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Seared Ahi Tuna with Cucumber Salad

  • Serves: 4
  • Prep Time: 15 min
  • Cook Time: 6 min
  • Calories: 466
seared ahi tuna served on top of cucumber salad drizzled with  wasabi mayo and sprinkled with sesame seeds Photography by Gayle McLeod

Whether you’re having a date night in or a last-minute dinner party, our seared ahi recipe is the very essence of easy luxury.

Seared Ahi Tuna is the Speedy-Eegant Dinner Your Summer Needs

This seared ahi tuna recipe is as simple and fast as can be. How fast? Well, the marinade is the most time-consuming piece of it all, and it can be done the night before (or 30 minute before you start cooking), and once that’s done this recipe takes about 10 minutes start-to-finish. Even the little cucumber-and-pea salad that we love to serve the sliced ahi steaks with comes together so fast! Or, if you’re tight for time, it could also be made ahead of time and chilled. If you’ve never seared ahi tuna before, we promise it’s a breeze! You may think of this as fancy restaurant fare, but it’s actually as easy a recipe as there is. We’ll walk you through!

raw ahi tuna, soy sauce, cucumbers, snap peas, radishes, mayo, wasabi, sesame oil, rice vinegar, garlic and ginger in bowls

How to Sear Ahi Tuna

How is ahi tuna supposed to be cooked? Well, with great care! Ahi tuna is really a delicacy, a treat! That vibrant red, that supple texture—it’s a luxury to be treated with love. This pan-seared ahi is our very favorite way to enjoy it. It’s also a speedy dinner that feels totally indulgent! Ideal for last-minute dinner parties or impromptu date nights at home. Here’s how to make a perfectly seared ahi steak:

  1. Heat vegetable oil in a skillet.

  2. When the oil is very hot, carefully add the tuna steaks. If you’re new to searing ahi steaks, work with one steak at a time while you get the hang of it.

  3. Watch the ahi tuna steak carefully! The million dollar question is: How long do I sear tuna? Well, that’s tricky! It depends on the thickness of your steaks—we’re calling for about 1-inch thickness, ideally—and on how cold they are when they hit the pan. You want a good sear, but still some of that beautiful raw-red in the middle. Give them at least a minute and up to 2.5 minutes before you flip them.

  4. Flip the tuna steaks and sear on the other side for roughly the same amount of time as you seared them on the first side.

  5. Pull them off the heat and let them rest before slicing with an ultra-clean, ultra sharp knife.

seasoned rice vinegar being poured over sugar, salt, sesame oil and green onions to make salad dressing for cucumber salad
sliced snap peas, cucumbers and radishes in a glass bowl to make cucumber salad
cucumber salad in a glass bowl made with cucumber, radish, snap peas, rice vinegar, sugar, salt sesame oil and green onions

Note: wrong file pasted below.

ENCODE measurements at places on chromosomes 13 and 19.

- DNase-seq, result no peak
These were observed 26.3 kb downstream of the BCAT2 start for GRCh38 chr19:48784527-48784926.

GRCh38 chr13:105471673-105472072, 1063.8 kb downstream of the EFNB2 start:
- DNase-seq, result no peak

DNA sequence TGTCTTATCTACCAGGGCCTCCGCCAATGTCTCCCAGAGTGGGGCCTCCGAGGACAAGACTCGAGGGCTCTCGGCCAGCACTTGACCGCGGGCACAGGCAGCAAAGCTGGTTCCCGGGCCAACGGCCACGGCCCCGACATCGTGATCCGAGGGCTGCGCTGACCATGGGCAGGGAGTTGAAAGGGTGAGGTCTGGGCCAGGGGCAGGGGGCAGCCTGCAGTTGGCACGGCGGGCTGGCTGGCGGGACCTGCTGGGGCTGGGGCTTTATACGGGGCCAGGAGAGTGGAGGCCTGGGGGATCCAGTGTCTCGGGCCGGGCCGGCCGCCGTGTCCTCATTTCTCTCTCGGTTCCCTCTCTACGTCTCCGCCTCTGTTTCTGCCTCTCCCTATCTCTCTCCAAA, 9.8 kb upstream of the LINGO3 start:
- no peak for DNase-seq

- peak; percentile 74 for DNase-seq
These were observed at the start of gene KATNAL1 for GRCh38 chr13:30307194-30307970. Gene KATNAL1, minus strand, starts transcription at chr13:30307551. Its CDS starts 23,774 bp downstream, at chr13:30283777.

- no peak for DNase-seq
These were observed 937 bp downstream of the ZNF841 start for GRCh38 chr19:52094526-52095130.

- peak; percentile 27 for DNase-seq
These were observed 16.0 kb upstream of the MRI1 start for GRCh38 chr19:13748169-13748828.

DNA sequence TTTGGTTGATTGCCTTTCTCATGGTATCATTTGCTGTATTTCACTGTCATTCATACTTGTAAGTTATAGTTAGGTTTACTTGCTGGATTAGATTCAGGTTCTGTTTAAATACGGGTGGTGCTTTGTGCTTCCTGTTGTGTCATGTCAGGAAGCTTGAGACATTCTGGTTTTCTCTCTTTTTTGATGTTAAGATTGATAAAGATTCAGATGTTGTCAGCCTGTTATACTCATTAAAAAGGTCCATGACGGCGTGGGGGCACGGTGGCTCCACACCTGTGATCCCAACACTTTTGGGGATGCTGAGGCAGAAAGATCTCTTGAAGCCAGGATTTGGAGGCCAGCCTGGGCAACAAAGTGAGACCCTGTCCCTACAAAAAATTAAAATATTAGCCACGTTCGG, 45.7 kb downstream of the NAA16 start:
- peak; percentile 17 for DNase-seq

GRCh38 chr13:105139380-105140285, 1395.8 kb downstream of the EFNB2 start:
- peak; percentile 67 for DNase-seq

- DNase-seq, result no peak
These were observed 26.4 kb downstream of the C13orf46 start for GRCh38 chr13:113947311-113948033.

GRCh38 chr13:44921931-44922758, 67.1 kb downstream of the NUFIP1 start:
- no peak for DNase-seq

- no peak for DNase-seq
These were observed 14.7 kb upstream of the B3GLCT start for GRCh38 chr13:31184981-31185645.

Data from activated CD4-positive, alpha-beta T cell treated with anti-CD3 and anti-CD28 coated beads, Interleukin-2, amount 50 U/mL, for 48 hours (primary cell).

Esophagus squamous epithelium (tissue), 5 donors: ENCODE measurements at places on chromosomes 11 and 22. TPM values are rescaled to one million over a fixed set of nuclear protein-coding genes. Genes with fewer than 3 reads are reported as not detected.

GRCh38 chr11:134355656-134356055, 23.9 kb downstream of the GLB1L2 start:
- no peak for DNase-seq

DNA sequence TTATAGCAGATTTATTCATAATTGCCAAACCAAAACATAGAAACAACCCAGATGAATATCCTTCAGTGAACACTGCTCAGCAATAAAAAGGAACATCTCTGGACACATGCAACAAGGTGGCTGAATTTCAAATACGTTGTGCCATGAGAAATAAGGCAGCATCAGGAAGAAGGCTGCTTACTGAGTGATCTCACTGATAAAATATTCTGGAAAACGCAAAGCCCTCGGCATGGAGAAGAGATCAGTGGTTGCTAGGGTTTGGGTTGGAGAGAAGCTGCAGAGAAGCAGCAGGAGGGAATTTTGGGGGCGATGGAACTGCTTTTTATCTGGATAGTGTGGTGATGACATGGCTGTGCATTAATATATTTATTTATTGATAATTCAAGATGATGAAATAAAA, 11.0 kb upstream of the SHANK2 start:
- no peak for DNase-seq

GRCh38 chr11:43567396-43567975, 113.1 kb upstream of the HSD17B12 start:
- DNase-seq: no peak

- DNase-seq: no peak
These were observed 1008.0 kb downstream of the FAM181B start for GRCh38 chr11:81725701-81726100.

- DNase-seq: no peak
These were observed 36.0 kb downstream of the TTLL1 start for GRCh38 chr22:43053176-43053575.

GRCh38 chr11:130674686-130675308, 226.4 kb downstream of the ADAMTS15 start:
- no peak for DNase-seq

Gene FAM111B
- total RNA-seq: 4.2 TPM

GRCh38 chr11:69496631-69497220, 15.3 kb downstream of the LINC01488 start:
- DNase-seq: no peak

mayonnaise, wasabi paste, lemon juice and sugar in a bowl to make wasabi mayo for seared ahi tuna with cucumber salad

The Best Seared Ahi Sauce is this Simple Marinade Recipe!

If you’re a purist, you can skip the marinade! But we love the rich umami deliciousness that it adds the the meaty ahi steaks. You can get your tuna steaks marinating up to 24 hours before you want to sear the tuna, so this recipe is super flexible and great for company. Here’s everything you’ll need to make this delicious ahi marinade:

  • Sugar

  • Garlic

  • Ginger

  • Toasted sesame oil

  • Low sodium soy sauce or tamari

sugar, garlic, ginger, sesame oil, soy sauce, and vegetable oil in a glass bowl to make marinade for ahi tuna
marinated ahi tuna being seared in a skillet for homemade seared ahi tuna with cucumber salad

Is It Safe to Eat Seared Ahi Tuna?

We’re going to say that yes, for most healthy adults, eating raw fish isn’t super dangerous. However, the official FDA recommendation is always to cook your fish all the way through. But do you eat sushi? Oysters? Most of us food lovers want to enjoy what the world of food has to offer! And seared ahi—which yes, is still quite raw in the middle—is a true edible luxury which most of us can safely enjoy. If you’re pregnant or immunocompromised the risk of food-borne illness from raw seafood is a bit higher, so you might want to skip this dish. However, most people can feel pretty comfortable enjoying seared ahi! The key is to buy the absolute highest quality fish you can possibly buy. This is a great guide to buying fish to eat raw (or mostly raw, like this seared ahi tuna) at home. Find the best fishmonger in your town and buy from them. When you get the tuna home, keep it extremely cold and handle it with care. Other than that, enjoy it!

seared ahi tuna on a cutting board being sliced against the grain into 1/2 inch slices

Tuna 101: Everything You Always Wanted to Know About Tuna but Were Afraid to Ask.

  • What is the difference between ahi tuna and regular tuna? ‘Ahi’ is a Hawaiian term for tuna that refers to two different (but similar) species of tuna; yellowfin and bigeye tuna.